Sometimes there are words people don’t really use anymore, even if everyone knows what those words mean. Take “swell,” for example. Swell is, well, a swell word. There’s something playful and fun about it, that provides more color than just “good” or “great.”
The fantasy community used to lean heavily on “sleepers” as a theme. The Madman and others like him would tout under-the-radar players who few were talking about. Though, that was back when those voices were comparatively few, before there were dozens, instead of just a few handfuls, or fantasy-centric websites. Before there were entire programs, or even channels, on various networks or radio dedicated to fantasy content.
Back when it was possible for a player to remain under the radar.
Now — with social media pundits and podcasts galore and sports channel scrolls offering fantasy news nuggets and rankings everywhere — well, no one is under the radar anymore. Hence, “sleeper” is an outdated term. No player gets slept on, they are all discussed ad nauseam somewhere by someone, if not by multiple people.
Instead, when referring to players we like deeper in drafts, we like to use the term “value picks.” That gives a bit more freedom of range to choose from — a fourth-rounder might be a value even if he wouldn’t be considered a “sleeper” by the previous definition. And we think that’s just swell.
You know what else is swell? Getting Josh Jacobs in the fourth round. He has no challengers to his primary ball-carrier duties, which help negate his lack of PPR production. In an explosive Raiders offense, he should get plenty of scoring opportunities. We like him better than J.K. Dobbins, Elijah Mitchell and Breece Hall, all of whom often are being drafted ahead of Jacobs.
Volume is a key component on our wish lists, and Rashaad Penny should get plenty even if the Seahawks don’t have a great offense. If Seattle does eventually decide to shift the emphasis over to rookie Kenneth Walker III, that isn’t likely to happen until well into the season, once the rebuilding squad is out of the playoff picture. If the sixth round, when Penny is normally picked, we’ll take a limited-upside feature RB, simply because we expected him to be featured.
The Browns’ backfield situation is strange. Early in drafts, fantasy managers appear to be aware of Kareem Hunt’s history of stealing a large portion of the workload, hence Nick Chubb has been a middle-second-round pick rather than a solid first-rounder.
But then people seem to forget about Hunt. He routinely lasts until the end of the sixth round. That’s even after A.J. Dillon and Tony Pollard, both also the RB2 on their real-life teams, who haven’t had the type of workload and production Hunt has in the past.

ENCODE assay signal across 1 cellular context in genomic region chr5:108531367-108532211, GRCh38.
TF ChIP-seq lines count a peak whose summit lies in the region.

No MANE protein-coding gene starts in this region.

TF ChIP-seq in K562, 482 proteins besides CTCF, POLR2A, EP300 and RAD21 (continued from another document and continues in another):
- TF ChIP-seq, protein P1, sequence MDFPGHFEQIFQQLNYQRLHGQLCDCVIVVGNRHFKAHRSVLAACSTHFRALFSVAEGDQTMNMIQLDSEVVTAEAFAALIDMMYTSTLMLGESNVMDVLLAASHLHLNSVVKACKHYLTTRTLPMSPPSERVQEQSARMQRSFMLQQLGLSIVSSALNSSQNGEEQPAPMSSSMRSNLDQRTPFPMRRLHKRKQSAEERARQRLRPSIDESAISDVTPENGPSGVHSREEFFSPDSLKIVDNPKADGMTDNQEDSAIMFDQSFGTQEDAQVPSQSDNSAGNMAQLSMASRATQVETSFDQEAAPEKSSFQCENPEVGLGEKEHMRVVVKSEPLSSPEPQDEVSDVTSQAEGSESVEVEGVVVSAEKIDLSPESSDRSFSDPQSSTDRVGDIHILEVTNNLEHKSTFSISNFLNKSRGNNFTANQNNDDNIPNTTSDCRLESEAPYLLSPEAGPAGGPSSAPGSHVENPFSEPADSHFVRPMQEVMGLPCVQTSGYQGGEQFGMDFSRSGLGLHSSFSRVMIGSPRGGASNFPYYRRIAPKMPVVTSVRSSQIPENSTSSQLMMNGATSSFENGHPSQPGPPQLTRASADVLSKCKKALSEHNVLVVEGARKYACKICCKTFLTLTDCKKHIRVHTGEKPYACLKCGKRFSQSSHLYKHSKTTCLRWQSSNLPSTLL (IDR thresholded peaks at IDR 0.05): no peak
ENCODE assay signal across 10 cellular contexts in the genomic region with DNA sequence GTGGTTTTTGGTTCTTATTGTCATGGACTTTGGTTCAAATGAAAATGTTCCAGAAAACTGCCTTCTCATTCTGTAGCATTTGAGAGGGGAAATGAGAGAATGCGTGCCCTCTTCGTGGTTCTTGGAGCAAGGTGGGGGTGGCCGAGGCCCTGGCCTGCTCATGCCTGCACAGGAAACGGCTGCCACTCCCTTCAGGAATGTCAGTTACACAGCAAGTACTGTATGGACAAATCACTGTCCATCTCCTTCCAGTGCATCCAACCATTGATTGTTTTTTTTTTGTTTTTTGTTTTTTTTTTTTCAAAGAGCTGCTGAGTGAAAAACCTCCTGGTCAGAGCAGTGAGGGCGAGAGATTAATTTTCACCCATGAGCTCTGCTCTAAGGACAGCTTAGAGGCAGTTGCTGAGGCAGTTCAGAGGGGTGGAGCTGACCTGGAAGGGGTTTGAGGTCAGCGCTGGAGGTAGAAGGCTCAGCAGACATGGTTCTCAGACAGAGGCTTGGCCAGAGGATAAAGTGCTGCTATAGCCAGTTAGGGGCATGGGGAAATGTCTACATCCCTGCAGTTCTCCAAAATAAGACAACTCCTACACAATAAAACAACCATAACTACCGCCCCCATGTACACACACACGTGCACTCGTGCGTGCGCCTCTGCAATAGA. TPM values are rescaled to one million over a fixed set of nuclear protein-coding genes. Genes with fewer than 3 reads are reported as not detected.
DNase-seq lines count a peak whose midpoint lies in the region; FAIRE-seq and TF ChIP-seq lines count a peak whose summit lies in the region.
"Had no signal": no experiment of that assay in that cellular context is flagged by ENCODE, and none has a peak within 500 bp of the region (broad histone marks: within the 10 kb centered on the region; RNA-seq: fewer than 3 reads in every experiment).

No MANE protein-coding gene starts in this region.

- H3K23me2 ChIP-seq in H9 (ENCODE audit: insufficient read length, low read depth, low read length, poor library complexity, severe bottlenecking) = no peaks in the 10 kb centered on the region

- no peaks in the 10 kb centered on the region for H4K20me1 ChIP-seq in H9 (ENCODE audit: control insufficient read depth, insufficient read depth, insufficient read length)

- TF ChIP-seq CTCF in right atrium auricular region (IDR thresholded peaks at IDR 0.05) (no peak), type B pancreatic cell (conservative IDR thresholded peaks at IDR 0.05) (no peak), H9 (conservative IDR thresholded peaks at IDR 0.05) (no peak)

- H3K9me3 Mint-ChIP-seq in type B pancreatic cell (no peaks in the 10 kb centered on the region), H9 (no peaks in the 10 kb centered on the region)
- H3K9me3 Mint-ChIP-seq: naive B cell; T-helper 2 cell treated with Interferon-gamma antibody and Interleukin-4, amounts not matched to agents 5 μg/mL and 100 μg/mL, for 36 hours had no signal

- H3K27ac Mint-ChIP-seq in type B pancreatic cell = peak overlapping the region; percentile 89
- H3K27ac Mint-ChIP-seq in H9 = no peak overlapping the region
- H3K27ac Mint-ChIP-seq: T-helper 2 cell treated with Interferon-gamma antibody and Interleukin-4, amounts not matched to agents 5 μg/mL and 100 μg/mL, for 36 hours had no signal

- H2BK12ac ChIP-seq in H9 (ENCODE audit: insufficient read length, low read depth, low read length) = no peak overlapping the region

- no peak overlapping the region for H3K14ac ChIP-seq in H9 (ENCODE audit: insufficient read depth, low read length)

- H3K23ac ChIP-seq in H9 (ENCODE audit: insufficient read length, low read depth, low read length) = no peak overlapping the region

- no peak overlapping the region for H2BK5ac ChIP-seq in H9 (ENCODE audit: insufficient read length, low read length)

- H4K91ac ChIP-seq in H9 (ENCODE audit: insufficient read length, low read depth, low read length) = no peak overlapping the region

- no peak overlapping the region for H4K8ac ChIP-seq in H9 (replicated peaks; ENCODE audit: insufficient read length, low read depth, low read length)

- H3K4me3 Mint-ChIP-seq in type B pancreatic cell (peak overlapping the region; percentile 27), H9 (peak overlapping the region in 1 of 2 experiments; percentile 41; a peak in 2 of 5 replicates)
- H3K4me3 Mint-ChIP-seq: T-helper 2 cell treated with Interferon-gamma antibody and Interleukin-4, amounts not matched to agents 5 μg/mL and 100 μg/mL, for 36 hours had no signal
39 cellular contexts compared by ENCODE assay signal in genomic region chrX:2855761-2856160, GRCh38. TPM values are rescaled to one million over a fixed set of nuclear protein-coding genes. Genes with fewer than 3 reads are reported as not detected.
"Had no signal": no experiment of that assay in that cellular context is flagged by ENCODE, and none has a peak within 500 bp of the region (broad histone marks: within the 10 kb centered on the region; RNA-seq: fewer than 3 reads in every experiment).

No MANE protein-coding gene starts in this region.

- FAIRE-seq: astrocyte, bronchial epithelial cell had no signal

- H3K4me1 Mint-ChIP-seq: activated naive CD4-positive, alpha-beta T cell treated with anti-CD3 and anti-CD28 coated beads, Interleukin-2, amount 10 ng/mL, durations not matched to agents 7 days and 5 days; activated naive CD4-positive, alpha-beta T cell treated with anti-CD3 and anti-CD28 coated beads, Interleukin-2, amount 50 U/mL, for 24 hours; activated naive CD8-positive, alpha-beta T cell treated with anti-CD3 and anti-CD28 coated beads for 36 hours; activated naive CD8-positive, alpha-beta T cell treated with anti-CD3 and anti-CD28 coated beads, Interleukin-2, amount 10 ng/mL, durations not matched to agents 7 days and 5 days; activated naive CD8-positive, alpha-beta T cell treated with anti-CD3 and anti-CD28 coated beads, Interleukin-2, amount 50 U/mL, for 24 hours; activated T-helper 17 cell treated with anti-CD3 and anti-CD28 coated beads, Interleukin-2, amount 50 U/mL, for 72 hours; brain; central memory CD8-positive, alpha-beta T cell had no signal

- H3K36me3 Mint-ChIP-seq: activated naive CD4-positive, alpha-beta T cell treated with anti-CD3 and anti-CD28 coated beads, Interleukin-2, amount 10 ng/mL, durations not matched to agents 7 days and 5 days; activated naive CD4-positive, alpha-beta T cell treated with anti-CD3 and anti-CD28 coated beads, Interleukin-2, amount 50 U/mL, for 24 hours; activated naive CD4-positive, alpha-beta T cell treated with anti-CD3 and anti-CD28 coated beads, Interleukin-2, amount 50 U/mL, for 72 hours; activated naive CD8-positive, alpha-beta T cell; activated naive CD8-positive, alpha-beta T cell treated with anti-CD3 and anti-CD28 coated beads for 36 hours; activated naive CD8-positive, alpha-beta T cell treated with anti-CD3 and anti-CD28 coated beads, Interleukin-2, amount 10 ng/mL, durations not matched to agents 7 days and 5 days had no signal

When you get into the seventh round, even the bad true feature backs are off the board, so you start looking for specific factors: Is a particular back a PPR hound? What kind of chance do they have of stealing or inheriting a feature role?
Chase Edmonds could do both, but mainly we like him for his PPR potential. He ranked 14th among RBs last year in receptions despite playing just 12 games. The Dolphins don’t throw a lot to their RBs, but neither did the Cardinals — Edmonds’ team last season. And in a crowded backfield — which includes Raheem Mostert, Sony Michel, Myles Gaskin and Salvon Ahmed — we like Edmonds’ chances of emerging as the front man better than those of any of the others in teal. For a middle-seventh-rounder, we’ll take those odds.
One guy we do think can, and likely will, supplant the incumbent starter at some point is New England’s Rhamondre Stevenson. He is a tough, pounding runner, best equipped for a grinding offense and goal-line work. And the guy between Stevenson and more reps is Damien Harris, who is nothing special. Middle of the seventh round, we’ll take a potential workhorse.
Speaking of potential workhorses, we have another swell suggestion. Take a look at Houston’s Dameon Pierce. Yes, we know the Texans’ offense is more hell than swell, but we expect Pierce do post fantasy numbers that easily justify an eighth-round pick. He is our favorite late-RB target, and perhaps the only Texan we would welcome to our rosters other than Brandin Cooks.
Near the end of our list, we find a couple of RBs who are the clear-cut No. 2s on their respective teams’ backfields, yet, not unlike Kareem Hunt, should get enough work to provide more production than their draft value suggests. Drafters are sleeping on Denver’s Melvin Gordon (eight round) and the Jets’ Michael Carter even later (11th).
Neither is likely to assume the No. 1 role, barring injury to the primaries (Javonte Williams and Breece Hall, respectively). But both should get enough work to offer to give you a puncher’s chance, should you be forced into using them.
At the end of our list are a pair of wild cards from the same team. We’re willing to take an end-of-draft flyer on Kansas City’s Isaih Pacheco (12th) or Jerick McKinnon (14-15th) for two chief reasons: They play in a high-powered offense, and the other RBs who share the backfield are no great shakes. Would it surprise anyone if one of these two ended up leading Chiefs RBs in fantasy production, ahead of Clyder Edwards-Helaire or Ronald Jones? Remember, coach Andy Reid has given up RB surprises in the past, whether full seasons or multi-week streaks — including Charcandrick West, Spencer Ware, the aforementioned Kareem Hunt, Darrel Williams, Damien Williams, and even McKinnon during the playoffs last season.
So always be on the lookout for a good bargain, that primo value. Even if no one calls it a sleeper anymore.